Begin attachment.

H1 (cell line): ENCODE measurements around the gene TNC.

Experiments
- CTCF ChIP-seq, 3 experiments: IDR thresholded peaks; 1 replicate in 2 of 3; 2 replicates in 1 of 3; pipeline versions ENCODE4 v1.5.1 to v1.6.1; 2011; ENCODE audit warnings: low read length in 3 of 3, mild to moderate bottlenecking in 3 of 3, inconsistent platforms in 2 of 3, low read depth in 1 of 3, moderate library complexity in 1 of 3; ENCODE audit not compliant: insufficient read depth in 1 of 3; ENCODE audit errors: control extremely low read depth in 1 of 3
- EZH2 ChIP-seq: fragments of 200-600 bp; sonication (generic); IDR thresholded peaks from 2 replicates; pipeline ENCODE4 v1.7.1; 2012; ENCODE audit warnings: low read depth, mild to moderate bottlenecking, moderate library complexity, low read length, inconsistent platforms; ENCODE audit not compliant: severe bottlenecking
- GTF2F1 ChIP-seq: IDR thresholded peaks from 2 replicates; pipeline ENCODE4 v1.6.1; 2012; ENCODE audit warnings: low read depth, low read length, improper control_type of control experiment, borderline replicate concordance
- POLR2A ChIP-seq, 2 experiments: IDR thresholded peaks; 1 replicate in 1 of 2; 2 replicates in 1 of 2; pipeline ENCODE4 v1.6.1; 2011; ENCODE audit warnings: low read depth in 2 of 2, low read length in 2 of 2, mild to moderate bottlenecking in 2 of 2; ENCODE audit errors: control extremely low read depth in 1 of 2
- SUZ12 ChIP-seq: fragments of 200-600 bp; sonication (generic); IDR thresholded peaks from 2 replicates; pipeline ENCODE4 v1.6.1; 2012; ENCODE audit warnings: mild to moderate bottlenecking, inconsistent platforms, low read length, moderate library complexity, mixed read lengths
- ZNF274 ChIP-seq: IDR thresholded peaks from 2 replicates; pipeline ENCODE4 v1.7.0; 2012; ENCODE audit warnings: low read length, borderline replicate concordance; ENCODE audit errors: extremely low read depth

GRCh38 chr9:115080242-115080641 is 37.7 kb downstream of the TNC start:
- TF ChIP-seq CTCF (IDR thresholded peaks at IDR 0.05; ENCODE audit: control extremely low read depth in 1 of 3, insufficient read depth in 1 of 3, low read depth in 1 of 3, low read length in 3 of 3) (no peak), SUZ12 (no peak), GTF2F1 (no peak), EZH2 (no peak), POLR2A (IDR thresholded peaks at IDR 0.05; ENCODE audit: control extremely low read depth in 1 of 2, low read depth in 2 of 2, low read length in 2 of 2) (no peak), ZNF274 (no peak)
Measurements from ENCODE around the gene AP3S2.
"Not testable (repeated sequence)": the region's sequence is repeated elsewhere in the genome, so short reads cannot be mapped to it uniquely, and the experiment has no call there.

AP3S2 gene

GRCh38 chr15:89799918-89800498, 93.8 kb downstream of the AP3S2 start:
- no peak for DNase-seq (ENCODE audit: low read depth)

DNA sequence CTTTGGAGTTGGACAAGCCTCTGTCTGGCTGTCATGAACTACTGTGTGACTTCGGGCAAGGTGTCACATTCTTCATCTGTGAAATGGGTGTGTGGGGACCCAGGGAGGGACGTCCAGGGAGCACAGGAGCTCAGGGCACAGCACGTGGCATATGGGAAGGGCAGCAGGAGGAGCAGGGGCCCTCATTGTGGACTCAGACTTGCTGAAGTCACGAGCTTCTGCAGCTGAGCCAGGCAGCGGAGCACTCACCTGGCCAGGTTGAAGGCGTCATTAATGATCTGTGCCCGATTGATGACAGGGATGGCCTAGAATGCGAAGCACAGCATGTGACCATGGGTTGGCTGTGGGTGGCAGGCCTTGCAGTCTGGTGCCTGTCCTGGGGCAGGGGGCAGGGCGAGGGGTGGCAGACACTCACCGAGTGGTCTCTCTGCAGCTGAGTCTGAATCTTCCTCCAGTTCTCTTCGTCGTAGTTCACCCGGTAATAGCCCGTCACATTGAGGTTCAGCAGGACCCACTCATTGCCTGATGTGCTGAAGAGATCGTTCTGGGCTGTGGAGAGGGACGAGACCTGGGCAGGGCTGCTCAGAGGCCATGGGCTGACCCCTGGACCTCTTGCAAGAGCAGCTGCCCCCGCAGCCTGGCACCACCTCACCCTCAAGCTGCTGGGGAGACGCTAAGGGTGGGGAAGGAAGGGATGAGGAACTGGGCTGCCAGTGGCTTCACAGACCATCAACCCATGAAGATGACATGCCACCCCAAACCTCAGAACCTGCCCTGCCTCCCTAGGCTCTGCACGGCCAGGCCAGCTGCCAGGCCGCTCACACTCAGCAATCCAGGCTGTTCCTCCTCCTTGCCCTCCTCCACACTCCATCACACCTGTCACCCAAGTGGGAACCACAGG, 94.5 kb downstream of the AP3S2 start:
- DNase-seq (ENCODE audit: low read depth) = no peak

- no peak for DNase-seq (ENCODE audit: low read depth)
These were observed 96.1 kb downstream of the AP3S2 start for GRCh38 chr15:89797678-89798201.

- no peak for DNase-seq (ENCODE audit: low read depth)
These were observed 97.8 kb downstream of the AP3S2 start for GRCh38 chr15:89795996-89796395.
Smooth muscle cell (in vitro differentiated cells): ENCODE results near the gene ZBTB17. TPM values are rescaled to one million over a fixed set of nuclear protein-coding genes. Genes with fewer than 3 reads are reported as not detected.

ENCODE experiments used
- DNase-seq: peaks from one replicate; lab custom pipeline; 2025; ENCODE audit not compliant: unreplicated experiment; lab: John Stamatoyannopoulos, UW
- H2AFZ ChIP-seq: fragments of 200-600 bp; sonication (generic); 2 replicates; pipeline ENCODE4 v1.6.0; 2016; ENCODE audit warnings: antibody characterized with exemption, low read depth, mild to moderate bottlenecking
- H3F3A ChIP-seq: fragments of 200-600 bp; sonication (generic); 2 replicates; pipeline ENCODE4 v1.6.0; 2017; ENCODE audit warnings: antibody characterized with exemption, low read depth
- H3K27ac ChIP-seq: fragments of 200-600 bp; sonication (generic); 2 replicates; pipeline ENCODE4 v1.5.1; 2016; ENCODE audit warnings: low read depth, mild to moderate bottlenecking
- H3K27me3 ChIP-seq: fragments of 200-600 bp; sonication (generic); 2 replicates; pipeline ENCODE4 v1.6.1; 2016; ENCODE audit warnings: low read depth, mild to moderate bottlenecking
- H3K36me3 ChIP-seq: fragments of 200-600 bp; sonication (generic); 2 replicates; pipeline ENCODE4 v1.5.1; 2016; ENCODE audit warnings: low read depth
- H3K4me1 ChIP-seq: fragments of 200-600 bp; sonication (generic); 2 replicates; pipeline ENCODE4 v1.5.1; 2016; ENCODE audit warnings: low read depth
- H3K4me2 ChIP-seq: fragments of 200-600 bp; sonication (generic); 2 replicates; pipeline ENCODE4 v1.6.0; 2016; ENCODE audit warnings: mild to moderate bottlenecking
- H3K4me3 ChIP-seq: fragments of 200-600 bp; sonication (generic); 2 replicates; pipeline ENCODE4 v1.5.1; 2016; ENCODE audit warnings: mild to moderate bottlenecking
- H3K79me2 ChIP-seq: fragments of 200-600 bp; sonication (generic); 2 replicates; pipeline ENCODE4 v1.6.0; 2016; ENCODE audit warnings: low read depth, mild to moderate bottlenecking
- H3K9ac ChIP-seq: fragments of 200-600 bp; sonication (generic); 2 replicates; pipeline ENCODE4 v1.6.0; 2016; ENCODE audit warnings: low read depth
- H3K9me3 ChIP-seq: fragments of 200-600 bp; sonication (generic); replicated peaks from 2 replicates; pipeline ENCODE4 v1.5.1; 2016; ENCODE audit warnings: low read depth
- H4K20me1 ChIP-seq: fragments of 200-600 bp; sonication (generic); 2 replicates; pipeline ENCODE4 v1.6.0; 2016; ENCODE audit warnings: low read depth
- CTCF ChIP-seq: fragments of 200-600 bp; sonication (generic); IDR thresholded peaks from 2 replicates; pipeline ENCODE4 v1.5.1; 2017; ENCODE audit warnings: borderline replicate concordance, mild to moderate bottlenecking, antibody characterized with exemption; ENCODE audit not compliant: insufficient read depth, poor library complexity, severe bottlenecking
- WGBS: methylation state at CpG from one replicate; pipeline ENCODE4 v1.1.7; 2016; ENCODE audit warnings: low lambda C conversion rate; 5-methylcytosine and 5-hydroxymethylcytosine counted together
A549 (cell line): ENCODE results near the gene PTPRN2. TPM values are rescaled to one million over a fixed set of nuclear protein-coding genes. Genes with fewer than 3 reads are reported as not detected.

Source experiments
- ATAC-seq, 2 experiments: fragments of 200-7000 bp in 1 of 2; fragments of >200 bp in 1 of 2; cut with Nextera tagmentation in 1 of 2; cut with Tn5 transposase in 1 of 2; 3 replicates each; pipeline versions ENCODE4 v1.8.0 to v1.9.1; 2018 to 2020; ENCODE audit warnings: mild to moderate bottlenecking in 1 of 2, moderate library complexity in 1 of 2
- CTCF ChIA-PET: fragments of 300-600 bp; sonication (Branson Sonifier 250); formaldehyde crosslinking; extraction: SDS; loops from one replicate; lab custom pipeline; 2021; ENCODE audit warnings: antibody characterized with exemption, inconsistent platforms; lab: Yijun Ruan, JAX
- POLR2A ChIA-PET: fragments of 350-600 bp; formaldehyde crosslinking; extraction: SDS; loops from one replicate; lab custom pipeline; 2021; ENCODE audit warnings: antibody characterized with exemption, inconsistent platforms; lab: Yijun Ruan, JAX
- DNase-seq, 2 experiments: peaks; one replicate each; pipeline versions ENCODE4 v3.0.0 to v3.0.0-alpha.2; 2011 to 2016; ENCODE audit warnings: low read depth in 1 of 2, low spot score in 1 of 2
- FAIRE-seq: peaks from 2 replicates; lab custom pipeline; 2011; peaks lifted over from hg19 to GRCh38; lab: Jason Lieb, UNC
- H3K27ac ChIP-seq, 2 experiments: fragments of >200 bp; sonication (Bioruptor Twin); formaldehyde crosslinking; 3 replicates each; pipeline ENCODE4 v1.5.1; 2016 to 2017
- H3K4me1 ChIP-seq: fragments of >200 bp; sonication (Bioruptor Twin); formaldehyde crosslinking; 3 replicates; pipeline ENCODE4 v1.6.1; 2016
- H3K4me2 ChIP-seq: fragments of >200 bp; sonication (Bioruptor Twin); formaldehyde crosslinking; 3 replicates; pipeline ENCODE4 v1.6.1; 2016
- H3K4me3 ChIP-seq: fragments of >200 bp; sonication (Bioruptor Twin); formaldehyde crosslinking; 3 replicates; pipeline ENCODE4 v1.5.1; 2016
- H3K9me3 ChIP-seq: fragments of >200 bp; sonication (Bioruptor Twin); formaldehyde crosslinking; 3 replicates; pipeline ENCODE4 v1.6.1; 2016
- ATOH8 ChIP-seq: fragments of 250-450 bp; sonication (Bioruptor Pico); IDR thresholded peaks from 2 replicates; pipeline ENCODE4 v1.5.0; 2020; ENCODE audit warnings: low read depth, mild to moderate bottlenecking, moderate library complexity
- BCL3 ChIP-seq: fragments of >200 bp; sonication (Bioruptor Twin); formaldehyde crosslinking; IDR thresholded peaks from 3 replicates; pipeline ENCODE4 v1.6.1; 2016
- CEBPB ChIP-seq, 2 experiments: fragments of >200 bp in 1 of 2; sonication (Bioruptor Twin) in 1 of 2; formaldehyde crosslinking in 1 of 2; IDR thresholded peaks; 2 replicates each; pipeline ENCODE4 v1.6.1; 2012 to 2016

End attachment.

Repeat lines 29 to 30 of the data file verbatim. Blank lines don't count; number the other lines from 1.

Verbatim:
- H3K36me3 ChIP-seq: fragments of 200-600 bp; sonication (generic); 2 replicates; pipeline ENCODE4 v1.5.1; 2016; ENCODE audit warnings: low read depth
- H3K4me1 ChIP-seq: fragments of 200-600 bp; sonication (generic); 2 replicates; pipeline ENCODE4 v1.5.1; 2016; ENCODE audit warnings: low read depth